So let's flash forward to today, where the media wants to ignore racism  and pretend that it doesn't exist and that Affirmative Action isn't needed.  Low-income families living in the ghettos of America are treated as second class citizens, susceptible to racial profiling by the authorities because they have been labeled "too lazy to get a job" or "feel entitled and want to live off the government."  Our prisons are gluttonously full of these black men, disproportioned  to the extreme.

So people say, "Well, if they didn't commit the crimes..."  That's Passive-Aggressive Racism at work right there.  Think back to when you were a kid when you would break your parents rule when they were not looking.  Think about how many times you got away with it and then the rare occasion you were caught and punished.  Now, think about having the authorities watching your every move waiting for your to screw up.  You see, the reason that you got away with stuff as a kid is because your parents trusted you, so when you made a mistake, you weren't always caught.  But if the watchful eye of the authorities watch you with distrust long enough, how long do you really think you could take that?  At what point will you just say "Screw it, if I'm gonna get blamed for something I didn't do and treated like a criminal, I might as well become one because I can't get a job because I live in the ghetto."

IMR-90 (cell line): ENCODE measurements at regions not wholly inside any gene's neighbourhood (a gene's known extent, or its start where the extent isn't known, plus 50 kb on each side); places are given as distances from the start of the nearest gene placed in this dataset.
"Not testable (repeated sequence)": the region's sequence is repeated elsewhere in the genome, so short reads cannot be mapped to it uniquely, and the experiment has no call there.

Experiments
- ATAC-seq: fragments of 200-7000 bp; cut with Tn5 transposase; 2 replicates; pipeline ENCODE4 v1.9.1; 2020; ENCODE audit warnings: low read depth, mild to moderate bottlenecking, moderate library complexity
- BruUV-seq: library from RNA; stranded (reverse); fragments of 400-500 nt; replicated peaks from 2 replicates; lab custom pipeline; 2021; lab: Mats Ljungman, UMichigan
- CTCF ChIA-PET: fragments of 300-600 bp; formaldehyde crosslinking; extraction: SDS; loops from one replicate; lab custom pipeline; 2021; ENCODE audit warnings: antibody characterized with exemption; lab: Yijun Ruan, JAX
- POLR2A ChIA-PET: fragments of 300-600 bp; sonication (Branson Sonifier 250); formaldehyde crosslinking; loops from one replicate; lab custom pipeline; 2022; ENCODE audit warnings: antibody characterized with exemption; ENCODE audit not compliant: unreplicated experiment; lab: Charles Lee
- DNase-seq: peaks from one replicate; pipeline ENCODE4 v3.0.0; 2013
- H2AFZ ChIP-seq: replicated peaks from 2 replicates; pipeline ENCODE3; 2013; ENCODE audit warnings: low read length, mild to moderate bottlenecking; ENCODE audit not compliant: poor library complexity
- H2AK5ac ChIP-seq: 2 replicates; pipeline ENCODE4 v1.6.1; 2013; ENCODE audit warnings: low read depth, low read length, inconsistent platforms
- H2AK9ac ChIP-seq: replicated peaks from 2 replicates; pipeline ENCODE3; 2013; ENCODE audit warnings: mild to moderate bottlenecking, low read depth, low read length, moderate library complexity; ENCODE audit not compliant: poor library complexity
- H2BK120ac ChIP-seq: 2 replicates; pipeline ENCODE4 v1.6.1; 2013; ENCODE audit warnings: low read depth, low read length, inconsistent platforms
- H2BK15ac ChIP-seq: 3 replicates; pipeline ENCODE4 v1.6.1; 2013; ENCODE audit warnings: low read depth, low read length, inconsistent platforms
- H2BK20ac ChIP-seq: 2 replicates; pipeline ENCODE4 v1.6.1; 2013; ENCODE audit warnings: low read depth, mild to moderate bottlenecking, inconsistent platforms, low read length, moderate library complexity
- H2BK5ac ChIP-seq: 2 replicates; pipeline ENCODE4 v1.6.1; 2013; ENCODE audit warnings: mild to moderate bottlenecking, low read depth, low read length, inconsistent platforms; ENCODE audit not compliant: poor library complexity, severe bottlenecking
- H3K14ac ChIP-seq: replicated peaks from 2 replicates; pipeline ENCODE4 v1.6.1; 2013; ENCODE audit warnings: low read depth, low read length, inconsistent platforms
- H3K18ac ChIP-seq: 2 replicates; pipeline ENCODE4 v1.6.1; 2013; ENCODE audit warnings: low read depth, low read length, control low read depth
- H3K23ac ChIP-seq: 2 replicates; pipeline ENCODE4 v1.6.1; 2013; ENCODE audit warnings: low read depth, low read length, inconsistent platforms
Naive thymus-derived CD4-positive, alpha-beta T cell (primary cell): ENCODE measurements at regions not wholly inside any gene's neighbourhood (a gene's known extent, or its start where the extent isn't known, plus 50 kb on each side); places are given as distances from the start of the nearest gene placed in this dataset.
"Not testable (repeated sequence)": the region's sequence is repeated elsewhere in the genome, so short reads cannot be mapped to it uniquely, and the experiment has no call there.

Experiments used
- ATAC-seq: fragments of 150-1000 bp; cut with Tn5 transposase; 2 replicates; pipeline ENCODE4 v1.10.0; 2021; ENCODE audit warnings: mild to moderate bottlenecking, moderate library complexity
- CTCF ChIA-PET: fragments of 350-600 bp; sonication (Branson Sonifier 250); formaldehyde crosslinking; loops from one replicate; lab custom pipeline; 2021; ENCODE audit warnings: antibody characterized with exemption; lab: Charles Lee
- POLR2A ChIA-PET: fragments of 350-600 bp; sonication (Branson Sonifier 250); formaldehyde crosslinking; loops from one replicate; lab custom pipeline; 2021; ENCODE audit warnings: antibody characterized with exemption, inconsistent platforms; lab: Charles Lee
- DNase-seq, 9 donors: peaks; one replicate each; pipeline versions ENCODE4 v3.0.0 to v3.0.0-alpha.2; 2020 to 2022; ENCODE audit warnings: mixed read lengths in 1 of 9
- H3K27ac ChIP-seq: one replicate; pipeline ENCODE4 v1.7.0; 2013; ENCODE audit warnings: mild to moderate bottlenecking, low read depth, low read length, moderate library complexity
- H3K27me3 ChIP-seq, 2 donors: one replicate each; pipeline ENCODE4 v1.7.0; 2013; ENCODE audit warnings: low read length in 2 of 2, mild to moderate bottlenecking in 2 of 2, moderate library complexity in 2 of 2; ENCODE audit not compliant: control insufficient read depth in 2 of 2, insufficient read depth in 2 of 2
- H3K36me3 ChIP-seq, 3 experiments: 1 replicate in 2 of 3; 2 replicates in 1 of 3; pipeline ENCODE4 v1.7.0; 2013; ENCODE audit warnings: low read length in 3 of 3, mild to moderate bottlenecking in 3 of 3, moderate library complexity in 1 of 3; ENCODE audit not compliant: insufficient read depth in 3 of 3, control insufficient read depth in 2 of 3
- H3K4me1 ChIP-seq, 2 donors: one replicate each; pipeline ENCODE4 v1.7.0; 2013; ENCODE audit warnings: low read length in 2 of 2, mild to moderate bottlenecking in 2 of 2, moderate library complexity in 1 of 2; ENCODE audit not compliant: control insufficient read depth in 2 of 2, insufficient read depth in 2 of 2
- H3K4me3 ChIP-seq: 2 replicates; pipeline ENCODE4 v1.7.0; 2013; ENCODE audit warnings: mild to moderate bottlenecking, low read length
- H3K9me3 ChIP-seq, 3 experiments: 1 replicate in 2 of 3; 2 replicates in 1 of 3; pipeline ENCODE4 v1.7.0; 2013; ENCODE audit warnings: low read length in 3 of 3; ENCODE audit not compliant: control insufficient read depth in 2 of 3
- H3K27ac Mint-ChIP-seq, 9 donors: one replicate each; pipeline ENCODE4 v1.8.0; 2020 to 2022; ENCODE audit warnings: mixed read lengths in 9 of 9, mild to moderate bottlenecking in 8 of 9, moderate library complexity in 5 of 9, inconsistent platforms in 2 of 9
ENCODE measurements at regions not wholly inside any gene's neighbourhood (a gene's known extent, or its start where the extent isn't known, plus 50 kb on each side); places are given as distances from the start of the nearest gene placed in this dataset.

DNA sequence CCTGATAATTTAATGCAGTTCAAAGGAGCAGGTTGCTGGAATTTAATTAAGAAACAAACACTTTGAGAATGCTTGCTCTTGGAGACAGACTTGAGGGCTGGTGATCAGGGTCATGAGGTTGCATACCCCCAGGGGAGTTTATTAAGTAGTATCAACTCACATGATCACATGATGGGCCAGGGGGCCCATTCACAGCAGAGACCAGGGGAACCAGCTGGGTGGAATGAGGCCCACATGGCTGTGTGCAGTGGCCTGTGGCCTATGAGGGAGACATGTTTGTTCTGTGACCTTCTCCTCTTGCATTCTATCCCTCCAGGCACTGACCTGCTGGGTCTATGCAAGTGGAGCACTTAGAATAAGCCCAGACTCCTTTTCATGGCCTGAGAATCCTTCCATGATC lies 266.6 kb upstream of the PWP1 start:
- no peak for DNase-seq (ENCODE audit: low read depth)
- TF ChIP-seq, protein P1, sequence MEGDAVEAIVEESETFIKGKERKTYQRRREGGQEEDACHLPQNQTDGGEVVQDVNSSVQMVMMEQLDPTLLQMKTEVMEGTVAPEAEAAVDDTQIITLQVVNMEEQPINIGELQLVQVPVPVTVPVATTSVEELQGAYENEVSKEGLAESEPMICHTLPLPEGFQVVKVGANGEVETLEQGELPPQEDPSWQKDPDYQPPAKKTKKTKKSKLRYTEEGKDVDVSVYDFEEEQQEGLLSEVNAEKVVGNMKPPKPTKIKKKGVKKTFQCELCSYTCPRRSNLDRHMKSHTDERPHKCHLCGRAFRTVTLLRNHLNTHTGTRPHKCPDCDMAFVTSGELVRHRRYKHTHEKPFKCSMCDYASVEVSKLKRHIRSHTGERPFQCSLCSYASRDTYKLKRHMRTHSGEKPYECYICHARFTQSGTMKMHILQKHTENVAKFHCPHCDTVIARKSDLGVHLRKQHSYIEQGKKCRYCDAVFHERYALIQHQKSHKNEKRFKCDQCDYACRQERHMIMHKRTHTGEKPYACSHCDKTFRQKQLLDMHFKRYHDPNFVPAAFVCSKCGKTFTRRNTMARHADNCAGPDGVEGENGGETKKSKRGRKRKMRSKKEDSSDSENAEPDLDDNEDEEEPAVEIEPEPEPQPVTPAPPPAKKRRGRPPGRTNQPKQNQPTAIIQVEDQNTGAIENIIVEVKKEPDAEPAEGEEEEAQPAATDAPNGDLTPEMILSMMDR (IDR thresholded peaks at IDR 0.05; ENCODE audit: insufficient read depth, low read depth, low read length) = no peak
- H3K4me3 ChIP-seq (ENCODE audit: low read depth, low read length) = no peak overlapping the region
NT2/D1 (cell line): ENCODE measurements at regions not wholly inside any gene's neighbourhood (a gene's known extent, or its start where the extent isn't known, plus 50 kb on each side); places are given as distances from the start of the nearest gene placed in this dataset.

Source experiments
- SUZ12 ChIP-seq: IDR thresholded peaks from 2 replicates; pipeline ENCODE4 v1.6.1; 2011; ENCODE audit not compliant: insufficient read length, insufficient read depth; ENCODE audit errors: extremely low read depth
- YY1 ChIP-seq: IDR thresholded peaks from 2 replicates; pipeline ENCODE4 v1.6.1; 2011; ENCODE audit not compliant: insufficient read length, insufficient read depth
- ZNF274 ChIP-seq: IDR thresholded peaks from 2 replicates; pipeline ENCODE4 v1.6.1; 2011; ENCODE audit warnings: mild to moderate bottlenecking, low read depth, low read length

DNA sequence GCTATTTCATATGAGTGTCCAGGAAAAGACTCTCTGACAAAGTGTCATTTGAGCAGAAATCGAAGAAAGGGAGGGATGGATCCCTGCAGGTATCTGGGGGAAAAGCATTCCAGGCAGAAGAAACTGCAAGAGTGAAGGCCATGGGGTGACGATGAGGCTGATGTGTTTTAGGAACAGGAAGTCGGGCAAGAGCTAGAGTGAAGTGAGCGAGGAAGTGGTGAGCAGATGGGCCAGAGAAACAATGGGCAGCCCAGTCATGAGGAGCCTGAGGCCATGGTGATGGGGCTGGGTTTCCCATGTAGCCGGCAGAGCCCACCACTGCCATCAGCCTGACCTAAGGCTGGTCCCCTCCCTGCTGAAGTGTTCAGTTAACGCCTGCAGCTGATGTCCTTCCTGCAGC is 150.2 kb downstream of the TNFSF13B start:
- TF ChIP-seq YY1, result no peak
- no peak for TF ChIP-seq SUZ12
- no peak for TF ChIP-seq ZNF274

When our nation of young black men are treated like criminals and young black women are treated like baby factories by a society of entitled taxpayers who think that the poor are lazy, you will create division.  These young men and women are citizens of this country.  They have a right to the same freedoms to pursue their dreams without being afraid someone is watching over them waiting for them to make a mistake.  They have the same right to walk into the store and buy some food without someone watching them like they are a criminal.